Latino Immigrants and Social Welfare Policy Essay - 2099 Words



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Latino Immigrants and Social Welfare Policy

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Latino Immigrants and Social Welfare Policy

Overview of the Issue
This essay will examine the plight of Latino immigrants; review the opposing opinions concerning providing social welfare for Latino immigrants; and explain and justify the authors’ opinion concerning this urgent national concern.

Immigration is an increasingly divisive issue in the U.S. Significant numbers of immigrants working and living in the U.S., combined with mounting negative public opinion concerning immigration and the lack of Congressional progress toward immigration reform has escalated the vitriolic debate on both sides of the issue. Media attention about the recent surge of unattended, undocumented children entering the U.S. from Central America has further escalated the rhetoric.

The number of immigrants to the U.S. has steadily increased. In the 1930’s a total of 250,000 people legally immigrated into the U.S., that increased to 2.5 million per in the 1950’s, 7.3 million in the 1970’s, 10 million in the 1990’s, and currently about 1 million people legally immigrate to the U.S. each year (2014, Wikipedia). Current estimates place the total legal immigrant U.S. population to be in excess of 40 million. In addition there approximately 11.5 million undocumented immigrants living and working in the U.S. (Furman et al., 2008). Latino immigration to the U.S. is a particularly heated issue. Immigration to the U.S. from Latin American countries has a disturbing history. Because of the labor shortages resulting from World War I 700,000 Mexicans entered the U.S. in the 1910’s. An additional 500,000 immigrated in the 1920’s due to new technology and markets. The Great Depression ushered in an era of massive deportation, over 500,000 people were deported. World War II saw a reversal of deportation and an estimated 5 million Mexicans immigrated into the U.S. during and after the

Latino Immigrants and Social Welfare Policy

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war. Yet another reversal due to a program with the derogatory name “Operation Wetback” resulted in mass deportations in the 1950's. In spite of tightening of immigration policies in the late 1960’s and 1970’s the U.S. experienced an increase of illegal immigrants. The “lost decade” of the 1980’s in Mexico, so named because of the poor economic conditions in Mexico during that decade, resulted in another surge of illegal immigration (Organista, 2008). Currently the North American Free Trade Act (NAFTA) encourages free trade with Mexico, however increasingly constrictive immigration policies and increased immigration enforcement creates a paradoxical restriction to immigrant labor entering the U.S. (Segal, 2010). Imbedded in Latino immigration history are problems associated with social welfare support of immigrants. Opinions Against Providing Social Welfare for Immigrants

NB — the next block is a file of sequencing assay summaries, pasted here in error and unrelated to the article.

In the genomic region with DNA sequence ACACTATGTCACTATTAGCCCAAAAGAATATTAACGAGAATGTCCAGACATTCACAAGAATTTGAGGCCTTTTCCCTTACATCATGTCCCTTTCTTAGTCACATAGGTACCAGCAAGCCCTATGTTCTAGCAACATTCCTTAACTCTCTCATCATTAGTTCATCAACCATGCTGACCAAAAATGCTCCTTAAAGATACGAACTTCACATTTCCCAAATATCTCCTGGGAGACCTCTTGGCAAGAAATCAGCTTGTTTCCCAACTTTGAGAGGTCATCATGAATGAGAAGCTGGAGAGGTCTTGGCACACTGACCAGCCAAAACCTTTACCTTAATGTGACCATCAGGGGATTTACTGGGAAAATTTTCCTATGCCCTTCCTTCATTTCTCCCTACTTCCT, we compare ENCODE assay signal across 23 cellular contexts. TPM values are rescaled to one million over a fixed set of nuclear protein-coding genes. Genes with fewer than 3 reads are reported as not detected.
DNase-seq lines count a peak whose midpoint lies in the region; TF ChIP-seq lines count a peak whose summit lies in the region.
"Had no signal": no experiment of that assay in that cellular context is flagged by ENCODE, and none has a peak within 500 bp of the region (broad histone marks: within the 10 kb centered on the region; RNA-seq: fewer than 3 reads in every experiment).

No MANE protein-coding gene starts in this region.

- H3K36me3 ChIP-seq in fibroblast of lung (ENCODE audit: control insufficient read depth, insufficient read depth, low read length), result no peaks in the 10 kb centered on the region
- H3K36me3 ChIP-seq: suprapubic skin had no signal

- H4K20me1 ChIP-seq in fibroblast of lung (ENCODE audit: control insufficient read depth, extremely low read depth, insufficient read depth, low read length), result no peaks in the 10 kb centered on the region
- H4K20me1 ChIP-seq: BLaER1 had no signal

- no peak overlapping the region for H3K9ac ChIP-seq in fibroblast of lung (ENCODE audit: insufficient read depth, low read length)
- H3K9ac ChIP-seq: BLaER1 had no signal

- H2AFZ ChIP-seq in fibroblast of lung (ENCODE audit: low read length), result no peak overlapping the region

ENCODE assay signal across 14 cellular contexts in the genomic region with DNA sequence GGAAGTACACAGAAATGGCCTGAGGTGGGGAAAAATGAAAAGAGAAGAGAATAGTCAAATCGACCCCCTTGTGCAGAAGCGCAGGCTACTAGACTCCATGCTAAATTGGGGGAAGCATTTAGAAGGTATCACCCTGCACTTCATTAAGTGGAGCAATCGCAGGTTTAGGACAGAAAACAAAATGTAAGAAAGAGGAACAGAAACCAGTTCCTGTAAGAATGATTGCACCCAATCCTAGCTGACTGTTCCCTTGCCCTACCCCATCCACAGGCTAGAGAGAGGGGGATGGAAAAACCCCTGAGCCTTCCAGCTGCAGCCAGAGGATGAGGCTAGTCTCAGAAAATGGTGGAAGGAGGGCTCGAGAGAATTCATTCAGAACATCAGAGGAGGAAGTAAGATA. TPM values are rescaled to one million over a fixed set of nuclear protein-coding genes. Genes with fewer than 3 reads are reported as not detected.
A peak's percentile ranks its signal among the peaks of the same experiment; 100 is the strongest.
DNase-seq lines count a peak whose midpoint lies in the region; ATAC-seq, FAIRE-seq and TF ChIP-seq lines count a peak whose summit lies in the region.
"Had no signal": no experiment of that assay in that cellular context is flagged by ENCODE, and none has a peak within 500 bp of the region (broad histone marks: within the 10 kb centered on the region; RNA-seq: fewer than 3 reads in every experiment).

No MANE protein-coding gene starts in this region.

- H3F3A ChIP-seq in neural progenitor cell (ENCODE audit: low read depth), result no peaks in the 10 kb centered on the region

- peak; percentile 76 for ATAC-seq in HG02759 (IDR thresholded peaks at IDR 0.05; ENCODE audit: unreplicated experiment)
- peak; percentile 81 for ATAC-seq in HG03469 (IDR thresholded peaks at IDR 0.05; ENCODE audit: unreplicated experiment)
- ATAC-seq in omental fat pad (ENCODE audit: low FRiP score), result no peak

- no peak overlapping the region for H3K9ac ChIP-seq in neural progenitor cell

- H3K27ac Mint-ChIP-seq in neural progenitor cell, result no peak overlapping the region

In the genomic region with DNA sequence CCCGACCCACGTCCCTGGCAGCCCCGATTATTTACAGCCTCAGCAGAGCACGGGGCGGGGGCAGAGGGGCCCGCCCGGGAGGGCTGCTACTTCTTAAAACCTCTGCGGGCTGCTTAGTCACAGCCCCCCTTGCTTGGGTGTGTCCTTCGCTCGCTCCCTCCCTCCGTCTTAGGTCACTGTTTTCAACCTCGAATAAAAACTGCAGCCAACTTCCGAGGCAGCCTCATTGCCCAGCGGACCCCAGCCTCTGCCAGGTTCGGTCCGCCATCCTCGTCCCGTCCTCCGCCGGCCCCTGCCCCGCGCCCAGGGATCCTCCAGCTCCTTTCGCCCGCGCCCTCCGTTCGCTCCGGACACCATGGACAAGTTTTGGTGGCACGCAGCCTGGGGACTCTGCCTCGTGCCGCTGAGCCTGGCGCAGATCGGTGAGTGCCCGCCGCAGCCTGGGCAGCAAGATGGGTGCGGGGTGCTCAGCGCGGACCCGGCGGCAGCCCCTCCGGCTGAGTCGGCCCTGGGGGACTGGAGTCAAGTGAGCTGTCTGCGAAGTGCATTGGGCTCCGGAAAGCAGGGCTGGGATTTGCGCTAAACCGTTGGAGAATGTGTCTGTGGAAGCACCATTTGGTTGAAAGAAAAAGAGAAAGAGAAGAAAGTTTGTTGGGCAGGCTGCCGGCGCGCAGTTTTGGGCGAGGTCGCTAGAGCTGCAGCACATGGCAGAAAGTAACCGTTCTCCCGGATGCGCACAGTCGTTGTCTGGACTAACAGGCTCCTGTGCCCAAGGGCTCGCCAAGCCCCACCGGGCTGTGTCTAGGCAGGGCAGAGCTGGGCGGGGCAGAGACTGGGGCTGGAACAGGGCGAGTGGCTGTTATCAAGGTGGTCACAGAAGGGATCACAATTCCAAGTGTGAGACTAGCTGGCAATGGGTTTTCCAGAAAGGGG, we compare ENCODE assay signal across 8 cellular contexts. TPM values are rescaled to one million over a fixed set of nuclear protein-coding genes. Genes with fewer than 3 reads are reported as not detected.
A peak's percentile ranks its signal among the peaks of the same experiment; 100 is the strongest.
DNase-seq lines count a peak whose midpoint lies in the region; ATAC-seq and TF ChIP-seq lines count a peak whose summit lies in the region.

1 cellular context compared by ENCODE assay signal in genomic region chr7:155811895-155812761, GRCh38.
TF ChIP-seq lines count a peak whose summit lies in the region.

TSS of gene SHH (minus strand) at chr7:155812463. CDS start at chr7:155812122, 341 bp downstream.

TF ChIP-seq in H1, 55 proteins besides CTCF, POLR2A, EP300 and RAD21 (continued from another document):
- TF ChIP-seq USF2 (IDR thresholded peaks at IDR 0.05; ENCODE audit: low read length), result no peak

There remains strong opposition to providing social welfare to immigrants. Xenophobic and nationalistic sentiments are currently highly prevalent attitudes in the U.S. The recent economic difficulties exacerbated anti-immigrant opinions based on financial justifications. The states with the most immigrant families and children are California, Florida, Illinois, New Jersey and Texas (“Immigrant Children and Their Families: Issues for Research and Policy,” n.d.).

These destination states bear the most cost when it comes to caring for

immigrants. The U.S. federal government has left it up to these states to determine how they will care for immigrants social welfare needs (Earner, 2007). The dilemma states are put in is nearly two-thirds to three-fourths of the taxes immigrants pay goes to the federal government, and yet, states bear nearly two-thirds to three-fourths of the costs to care for immigrants (“Immigrant Children and Their Families: Issues for Research and Policy,” n.d.). Citizens of the destination states feel immigrants are benefitting from social services at their... Show More

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